The collection of composer Rudolf Friml (1879-1972) contains correspondence, documents, manuscript and printed sheet music, drafts of plays, and other miscellaneous material related to Friml and his frequent lyricist, Dailey Paskman (1897-1979).
The papers of Rudolf Friml are made up of 27 letters and documents, 34 photographs, printed sheet music and musical manuscripts related to over 60 works, drafts and notes for plays, theater ephemera, and other miscellaneous materials.
The 27 letters and documents of the Rudolf Friml collection follow two primary threads: Legal issues surrounding Rudolf Friml and Dailey Paskman's music, and the business, activities, and thoughts of Friml (expressed through letters to Paskman). The former topic is represented by documents regarding copyright and motion picture rights sales for High Jinks and Katinka to MGM; Annina to G. Schirmer; and Hawaiian Melody to Robbins Music Corporation, and a plagiarism claim pertaining to Kiss Me, Kate!
Three of seven documents, dated in the early months of 1949, relate the following information: Paskman and Friml suggested writing a musical version of Shakespeare's Taming of the Shrew in 1946 and proceeded to write a script. This script was submitted to Lee Shubert with the title Kiss Me, Kate! In 1948, another play entitled Kiss Me, Kate! opened on Broadway (with music and lyrics by Cole Porter). According to an LA Times article of January 9, 1949, the idea for this second Kiss Me, Kate! was conceived of and partly produced by Arnold Saint Subber, an ex-office boy of Lee Shubert. Despite the suggestion that Subber stole the idea for the play, legal council Edward C. Raftery informed Friml and Paskman that they could not prosecute the newer production based on copyright law.
In 18 letters and postcards from Rudolf Friml to Dailey Paskman (dated from 1954 to 1968), Friml discusses a variety of personal and business subjects. He considers difficulties encountered while writing Vagabond King (1954) and ideas for Rendezvous in Paris (1956). He also talks about Rose-Marie and Firefly. Some of the letters were written on personal stationary and a few contain musical quotations. Rudolf Friml authored the bulk of this correspondence while on different trips to Spain, France, Germany, and Switzerland. In one letter he stresses the importance of the sincerity of love in musical theatre (particularly regarding a proposed script in which the King of Wales loses his ring):
Take my advice and 'dickup' something where music predominate with beautiful Background -- and where love is sincere -- even thow disapointing -- in some parts -- with happy ending -- We all like happy ending -- It must be about something which is dear to us -- friendship love -- sacrifice -- forgiveness -- appreciation -- and not just 'a ring.' (October 3, [1950s?])
The 34 photographs of the Friml Collection include three items of particular significance: One signed cabinet card portrait photograph of Rudolf Friml as a young man (taken by H. Eckert in Prague); one undated group photograph of the American Society of Composers, Authors and Publishers (ASCAP), signed by Victor Herbert, Irving Berlin, Rudolf Friml, and others; and one 8x10 group photograph of U.S. Senator Roman Hruska (Neb.), Rudolf Friml, Kay Friml, Danny Kaye, Dailey Paskman, and an unidentified man. This third photograph is signed by Hruska, the Frimls, and Paskman. The remaining images include a photograph and enlargement of Rudolf Friml and Dailey Paskman standing on the grounds of Friml's home in Palm Desert, California; one photograph and enlargement of Friml signing photographs at Smetana Concert Hall in Prague, November 1959; one photo enlargement of Rudolf and Kay Friml (undated); 21 professional promotional photographs (most of them taken after radio broadcast by Voice of America in Washington, D.C.); and 5 other professional portraits.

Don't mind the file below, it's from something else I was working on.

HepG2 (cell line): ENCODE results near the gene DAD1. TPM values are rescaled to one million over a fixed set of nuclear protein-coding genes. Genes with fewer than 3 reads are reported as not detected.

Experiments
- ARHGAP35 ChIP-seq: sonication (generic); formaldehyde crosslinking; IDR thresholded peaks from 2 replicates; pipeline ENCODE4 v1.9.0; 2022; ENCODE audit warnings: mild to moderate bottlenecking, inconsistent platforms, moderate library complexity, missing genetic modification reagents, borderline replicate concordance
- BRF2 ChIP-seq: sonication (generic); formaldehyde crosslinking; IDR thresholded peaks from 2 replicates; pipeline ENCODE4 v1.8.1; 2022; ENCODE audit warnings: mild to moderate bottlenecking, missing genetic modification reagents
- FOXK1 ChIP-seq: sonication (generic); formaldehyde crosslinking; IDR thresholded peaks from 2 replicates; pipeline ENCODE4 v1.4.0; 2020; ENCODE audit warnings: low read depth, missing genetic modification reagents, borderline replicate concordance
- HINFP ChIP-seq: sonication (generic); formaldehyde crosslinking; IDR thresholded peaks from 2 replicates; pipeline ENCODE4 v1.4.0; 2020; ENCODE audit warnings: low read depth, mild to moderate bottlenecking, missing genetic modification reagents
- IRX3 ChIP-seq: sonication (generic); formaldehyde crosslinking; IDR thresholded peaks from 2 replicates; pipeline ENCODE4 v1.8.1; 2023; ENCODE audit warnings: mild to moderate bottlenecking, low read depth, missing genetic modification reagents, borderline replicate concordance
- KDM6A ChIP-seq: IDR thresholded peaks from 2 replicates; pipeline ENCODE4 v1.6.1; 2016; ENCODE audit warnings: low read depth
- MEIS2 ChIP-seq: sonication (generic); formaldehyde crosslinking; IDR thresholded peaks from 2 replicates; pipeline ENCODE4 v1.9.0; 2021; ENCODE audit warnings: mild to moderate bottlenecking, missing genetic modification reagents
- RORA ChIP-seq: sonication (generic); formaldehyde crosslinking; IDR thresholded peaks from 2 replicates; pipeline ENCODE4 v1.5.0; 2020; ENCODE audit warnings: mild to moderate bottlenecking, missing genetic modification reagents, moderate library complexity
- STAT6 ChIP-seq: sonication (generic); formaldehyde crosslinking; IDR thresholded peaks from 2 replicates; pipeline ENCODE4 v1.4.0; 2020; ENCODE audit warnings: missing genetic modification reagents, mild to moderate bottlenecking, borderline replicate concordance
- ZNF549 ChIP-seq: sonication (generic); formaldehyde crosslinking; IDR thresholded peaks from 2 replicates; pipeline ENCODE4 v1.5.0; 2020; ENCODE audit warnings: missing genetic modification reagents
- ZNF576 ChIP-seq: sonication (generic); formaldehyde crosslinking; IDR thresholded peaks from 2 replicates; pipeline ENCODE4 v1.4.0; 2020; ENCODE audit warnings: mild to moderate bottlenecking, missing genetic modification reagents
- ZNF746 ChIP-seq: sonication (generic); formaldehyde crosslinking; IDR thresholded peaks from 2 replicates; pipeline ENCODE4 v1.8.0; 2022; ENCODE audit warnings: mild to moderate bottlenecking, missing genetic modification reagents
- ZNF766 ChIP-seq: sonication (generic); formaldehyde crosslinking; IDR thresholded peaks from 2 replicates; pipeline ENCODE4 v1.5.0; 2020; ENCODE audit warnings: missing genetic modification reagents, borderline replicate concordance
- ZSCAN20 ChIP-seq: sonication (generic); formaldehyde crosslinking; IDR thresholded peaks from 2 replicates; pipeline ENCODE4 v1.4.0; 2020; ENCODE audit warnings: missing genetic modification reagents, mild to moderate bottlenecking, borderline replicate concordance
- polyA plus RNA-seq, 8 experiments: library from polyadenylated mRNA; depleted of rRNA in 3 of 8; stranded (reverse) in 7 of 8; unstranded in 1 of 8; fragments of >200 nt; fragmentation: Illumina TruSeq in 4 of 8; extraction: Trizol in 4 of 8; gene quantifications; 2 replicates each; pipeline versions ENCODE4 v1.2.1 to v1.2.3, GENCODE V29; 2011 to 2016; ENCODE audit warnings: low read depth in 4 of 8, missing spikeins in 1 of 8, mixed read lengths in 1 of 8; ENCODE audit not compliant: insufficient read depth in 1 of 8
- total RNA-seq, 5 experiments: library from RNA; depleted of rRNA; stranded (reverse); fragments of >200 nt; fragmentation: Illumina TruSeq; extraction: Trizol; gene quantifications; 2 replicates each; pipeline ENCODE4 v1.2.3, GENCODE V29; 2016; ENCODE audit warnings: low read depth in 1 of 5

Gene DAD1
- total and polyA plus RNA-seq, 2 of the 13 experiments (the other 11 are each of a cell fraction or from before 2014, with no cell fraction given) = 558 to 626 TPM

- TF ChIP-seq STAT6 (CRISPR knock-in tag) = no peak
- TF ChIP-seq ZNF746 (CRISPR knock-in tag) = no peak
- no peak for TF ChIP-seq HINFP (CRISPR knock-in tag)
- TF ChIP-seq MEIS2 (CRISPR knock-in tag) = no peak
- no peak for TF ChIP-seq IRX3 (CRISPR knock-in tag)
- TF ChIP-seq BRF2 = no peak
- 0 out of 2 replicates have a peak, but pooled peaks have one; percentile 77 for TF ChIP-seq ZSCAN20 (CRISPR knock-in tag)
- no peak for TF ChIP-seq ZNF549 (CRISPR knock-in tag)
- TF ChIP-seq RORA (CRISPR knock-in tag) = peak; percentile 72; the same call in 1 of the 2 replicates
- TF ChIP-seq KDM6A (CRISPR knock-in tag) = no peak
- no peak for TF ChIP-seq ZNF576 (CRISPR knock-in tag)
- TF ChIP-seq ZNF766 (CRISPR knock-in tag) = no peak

The Rudolf Friml collection contains over 60 different songs and manuscript musical quotations, written from 1901 to the 1960s. Many of these pieces are present in multiple copies, illustrating various stages of the music writing process. A number of the works are represented only by Friml's manuscript music, while others also have words penciled in. Manuscript lyric notes by Paskman accompany many of the sheets and some are present only as final published copies. A selection of titles include: Jen trochu lásky, I Know the Loveliest of the Lovely, Darling, Je Vous Adore, A Happy New Year to You, Adorable (aka Lovely You), Amour Coquet, Swanee The River Road to Heaven, Holiday for Love, Somewhere in My Heart, Never Say Good-Bye, Valse Christine, and others. Two published collections of music and three technique books (by Friml) are also included.
Drafts and notes for two plays by Dailey Paskman and Rudolf Friml are present in the collection. Related to Kiss Me, Kate!: Notes on Shakespeare's The Taming of the Shrew, a 97-page manuscript draft of the Paskman and Friml's Kiss Me, Kate!, and typed copies of the final draft (c. 1947-1948). These manuscripts are especially significant, given the plagiarism accusations of Friml and Paskman as outlined above. The papers also include 173 pages of manuscript notes for The Friml Story: Love Everlasting by Dailey Paskman, and a 42-page typed and registered copy of the re-named Love Everlasting, based on the Life and Music of Rudolf Friml.
Miscellaneous additional material in the collection includes five printed theater programs and souvenir books with performances of Friml's music, 1914-1962. Among the pieces performed: Exodus to Hong Kong, Tarantella: Slavonic Rhapsody, High Jinks, Rose-Marie, The Three Musketeers, and The Vagabond King. A Variety magazine advertisement celebrates Friml's 50 years with ASCAP. Three printed catalogues list copyrighted musical works (from Irving Berlin, Inc., ABC Standard Music Publications, and Leo Feist, Inc.).